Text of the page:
Commissioner Seeks to Complete Rule-Making on Fracturing Bill a Year Early

Texas Railroad Commissioner (TRC) David Porter said would push the Railroad Commission (RRC) to complete the entire rule-making process requiring disclosure of chemicals used in hydraulic fracturing a year ahead of the deadline set in recent legislation.

The Texas Legislature on May 31 sent a bill to Governor Rick Perry on requiring the RRC to write disclosure rules for hazardous chemicals by July 1, 2012. The bill requires the RRC to complete rule-making for all other chemicals used in the process by July 1, 2013.

"In order for Texans to maintain confidence in the oil and gas industry, it is important for us to get this done as quickly as possible," said Porter. "Hydraulic fracturing has been an economic driver for Texas, creating hundreds of thousands of jobs and adding billions of dollars to local economies. We are currently seeing record activity in the Eagle Ford Shale due to hydraulic fracturing which is why I am creating a task force to study these very issues. We need to assure the public that hydraulic fracturing is safe and responsible – and has been for the past sixty years – and we need to do it now."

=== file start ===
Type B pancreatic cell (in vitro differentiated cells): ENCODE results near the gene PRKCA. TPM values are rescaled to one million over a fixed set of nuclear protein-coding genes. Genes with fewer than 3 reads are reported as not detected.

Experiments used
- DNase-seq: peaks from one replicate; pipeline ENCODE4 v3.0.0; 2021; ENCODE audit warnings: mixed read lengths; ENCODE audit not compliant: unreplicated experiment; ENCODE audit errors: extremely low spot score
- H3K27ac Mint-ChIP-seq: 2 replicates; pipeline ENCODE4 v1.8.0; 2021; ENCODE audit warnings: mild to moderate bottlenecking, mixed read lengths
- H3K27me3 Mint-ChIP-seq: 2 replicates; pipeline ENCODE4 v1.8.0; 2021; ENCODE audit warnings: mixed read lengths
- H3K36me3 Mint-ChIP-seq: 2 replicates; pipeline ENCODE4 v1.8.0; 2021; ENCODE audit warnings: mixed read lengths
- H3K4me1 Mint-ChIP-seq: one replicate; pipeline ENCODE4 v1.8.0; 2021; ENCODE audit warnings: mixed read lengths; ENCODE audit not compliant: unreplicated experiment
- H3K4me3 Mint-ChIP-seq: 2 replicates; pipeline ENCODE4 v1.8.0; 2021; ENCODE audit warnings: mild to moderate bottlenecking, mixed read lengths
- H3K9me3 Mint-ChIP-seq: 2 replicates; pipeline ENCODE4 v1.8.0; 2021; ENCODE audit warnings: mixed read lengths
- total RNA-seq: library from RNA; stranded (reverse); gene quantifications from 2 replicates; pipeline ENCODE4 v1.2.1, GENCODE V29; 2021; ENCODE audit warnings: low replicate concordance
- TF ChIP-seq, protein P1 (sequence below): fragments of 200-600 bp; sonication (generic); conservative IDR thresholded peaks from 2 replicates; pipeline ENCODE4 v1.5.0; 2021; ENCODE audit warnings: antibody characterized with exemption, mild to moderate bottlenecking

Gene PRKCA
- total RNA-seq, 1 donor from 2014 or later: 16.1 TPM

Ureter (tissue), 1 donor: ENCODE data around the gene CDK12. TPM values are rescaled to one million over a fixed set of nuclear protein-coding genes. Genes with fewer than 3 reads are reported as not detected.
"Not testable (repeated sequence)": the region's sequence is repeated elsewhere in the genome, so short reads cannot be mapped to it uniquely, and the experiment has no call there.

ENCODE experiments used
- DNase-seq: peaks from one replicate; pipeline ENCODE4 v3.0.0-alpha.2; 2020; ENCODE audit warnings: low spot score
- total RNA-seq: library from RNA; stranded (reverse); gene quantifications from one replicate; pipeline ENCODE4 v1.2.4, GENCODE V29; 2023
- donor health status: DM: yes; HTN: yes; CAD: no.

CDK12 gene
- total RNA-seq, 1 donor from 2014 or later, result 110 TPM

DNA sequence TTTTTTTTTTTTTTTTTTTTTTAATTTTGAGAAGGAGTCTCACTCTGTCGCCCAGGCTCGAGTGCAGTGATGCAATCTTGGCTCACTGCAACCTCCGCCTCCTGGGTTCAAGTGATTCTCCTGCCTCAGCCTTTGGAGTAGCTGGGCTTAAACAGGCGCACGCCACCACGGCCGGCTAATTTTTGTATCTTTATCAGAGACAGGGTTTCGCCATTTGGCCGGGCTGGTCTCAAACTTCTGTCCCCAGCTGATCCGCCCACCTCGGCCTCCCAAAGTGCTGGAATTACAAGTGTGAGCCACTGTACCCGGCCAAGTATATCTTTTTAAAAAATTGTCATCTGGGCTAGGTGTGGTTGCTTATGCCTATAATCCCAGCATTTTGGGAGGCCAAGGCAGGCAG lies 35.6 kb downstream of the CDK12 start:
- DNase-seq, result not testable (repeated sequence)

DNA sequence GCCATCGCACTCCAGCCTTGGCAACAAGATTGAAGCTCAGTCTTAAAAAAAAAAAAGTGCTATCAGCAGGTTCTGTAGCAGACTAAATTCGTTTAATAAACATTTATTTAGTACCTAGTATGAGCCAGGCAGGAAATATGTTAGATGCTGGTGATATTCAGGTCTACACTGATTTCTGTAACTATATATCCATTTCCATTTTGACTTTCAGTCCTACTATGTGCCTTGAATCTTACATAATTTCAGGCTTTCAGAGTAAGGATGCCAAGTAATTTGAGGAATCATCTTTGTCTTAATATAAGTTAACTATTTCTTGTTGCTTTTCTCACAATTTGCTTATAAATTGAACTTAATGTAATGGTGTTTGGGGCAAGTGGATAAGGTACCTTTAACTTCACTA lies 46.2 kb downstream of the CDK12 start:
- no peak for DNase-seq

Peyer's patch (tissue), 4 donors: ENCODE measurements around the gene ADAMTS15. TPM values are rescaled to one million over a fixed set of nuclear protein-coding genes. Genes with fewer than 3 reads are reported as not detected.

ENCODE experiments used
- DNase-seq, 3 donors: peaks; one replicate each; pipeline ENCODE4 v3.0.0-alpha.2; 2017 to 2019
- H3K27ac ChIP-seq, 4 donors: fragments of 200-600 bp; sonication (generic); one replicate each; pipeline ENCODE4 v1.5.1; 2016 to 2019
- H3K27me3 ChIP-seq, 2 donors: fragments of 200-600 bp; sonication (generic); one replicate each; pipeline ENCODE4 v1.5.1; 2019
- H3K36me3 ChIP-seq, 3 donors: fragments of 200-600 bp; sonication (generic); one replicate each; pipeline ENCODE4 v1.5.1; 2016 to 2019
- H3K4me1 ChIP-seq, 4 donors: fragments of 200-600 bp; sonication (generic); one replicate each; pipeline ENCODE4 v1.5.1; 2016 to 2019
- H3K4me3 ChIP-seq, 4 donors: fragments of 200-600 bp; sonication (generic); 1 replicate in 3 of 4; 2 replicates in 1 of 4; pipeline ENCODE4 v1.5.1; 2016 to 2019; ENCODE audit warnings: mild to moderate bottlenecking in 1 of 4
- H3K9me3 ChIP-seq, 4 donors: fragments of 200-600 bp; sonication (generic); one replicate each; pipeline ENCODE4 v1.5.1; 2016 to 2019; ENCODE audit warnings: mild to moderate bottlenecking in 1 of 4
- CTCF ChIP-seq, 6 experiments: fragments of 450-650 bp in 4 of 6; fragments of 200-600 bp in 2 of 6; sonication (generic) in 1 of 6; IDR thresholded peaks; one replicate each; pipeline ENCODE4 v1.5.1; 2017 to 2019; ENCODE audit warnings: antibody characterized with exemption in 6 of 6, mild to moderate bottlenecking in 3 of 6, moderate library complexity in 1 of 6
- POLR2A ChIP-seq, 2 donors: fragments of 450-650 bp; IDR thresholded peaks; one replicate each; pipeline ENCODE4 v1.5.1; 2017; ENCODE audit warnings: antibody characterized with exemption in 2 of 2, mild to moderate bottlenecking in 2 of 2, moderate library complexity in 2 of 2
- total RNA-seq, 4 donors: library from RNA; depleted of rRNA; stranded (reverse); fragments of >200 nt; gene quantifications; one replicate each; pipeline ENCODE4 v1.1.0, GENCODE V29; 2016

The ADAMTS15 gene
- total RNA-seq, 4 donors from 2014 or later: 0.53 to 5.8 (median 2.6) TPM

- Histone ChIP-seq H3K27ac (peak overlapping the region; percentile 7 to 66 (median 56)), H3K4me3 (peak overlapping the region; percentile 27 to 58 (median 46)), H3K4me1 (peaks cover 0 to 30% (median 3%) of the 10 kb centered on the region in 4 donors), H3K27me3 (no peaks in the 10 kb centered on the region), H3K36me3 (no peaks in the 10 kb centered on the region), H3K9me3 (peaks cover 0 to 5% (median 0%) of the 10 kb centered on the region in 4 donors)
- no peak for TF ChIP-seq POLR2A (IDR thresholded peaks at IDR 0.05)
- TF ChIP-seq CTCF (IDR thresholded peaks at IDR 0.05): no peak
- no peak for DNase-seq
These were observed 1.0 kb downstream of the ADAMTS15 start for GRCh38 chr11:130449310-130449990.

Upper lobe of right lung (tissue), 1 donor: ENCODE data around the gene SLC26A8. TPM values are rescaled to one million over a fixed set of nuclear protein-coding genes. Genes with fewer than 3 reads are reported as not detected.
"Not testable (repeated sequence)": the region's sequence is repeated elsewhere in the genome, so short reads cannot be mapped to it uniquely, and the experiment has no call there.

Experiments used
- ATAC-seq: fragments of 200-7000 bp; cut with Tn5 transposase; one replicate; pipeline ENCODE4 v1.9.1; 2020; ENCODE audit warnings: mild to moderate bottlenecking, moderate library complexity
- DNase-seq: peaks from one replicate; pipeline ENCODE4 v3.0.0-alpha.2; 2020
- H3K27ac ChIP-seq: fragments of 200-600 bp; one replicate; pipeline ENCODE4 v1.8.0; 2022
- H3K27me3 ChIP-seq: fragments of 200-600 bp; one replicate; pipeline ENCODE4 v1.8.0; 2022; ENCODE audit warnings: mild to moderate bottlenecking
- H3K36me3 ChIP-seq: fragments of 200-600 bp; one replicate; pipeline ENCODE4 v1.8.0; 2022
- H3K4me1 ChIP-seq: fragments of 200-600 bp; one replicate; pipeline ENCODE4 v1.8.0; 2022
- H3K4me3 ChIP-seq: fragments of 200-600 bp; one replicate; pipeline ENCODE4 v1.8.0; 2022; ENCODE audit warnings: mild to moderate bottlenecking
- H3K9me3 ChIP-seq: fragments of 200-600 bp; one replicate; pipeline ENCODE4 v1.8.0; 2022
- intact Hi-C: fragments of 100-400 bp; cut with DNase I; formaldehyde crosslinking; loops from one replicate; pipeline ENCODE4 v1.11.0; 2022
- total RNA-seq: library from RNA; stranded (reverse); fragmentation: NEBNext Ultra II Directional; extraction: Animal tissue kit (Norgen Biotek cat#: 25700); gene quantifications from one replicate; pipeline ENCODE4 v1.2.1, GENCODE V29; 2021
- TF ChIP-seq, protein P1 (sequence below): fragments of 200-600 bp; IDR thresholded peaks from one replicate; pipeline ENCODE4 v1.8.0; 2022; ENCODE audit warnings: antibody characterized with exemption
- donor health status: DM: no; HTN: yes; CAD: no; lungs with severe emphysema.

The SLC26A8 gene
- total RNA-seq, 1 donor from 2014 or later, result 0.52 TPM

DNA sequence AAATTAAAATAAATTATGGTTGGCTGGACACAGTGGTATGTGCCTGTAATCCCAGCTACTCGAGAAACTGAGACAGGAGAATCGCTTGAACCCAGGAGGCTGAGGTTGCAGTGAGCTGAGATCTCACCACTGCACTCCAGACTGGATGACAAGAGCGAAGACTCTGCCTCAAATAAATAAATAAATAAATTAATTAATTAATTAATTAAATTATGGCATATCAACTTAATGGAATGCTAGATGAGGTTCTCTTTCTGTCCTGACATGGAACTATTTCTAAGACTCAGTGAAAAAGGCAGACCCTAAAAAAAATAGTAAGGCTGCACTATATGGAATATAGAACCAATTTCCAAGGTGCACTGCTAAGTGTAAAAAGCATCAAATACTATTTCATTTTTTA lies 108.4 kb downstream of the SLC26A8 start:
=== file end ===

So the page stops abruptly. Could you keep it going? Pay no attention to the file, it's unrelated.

The RRC will begin the rule-making process at its next open conference this month and will hold open meetings throughout the state in coming months to garner public comment.

Porter said the agency may increase the number of members on TRC's newly formed Eagle Ford shale task force from the original plan for between 15 to 18 members due to the quality of applications. TRC is reviewing applications now and hopes to have selected all members of the voluntary task force, which will include a mix of energy industry members, local environmental groups, elected officials and landowners in the Eagle Ford shale area of South Texas, by the end of June.

TRC decided to form the Eagle Ford shale task force to head off the perception and communication problems encountered with the Barnett shale gas drilling boom hit Texas. "We're trying to be proactive, not reactive," Porter said.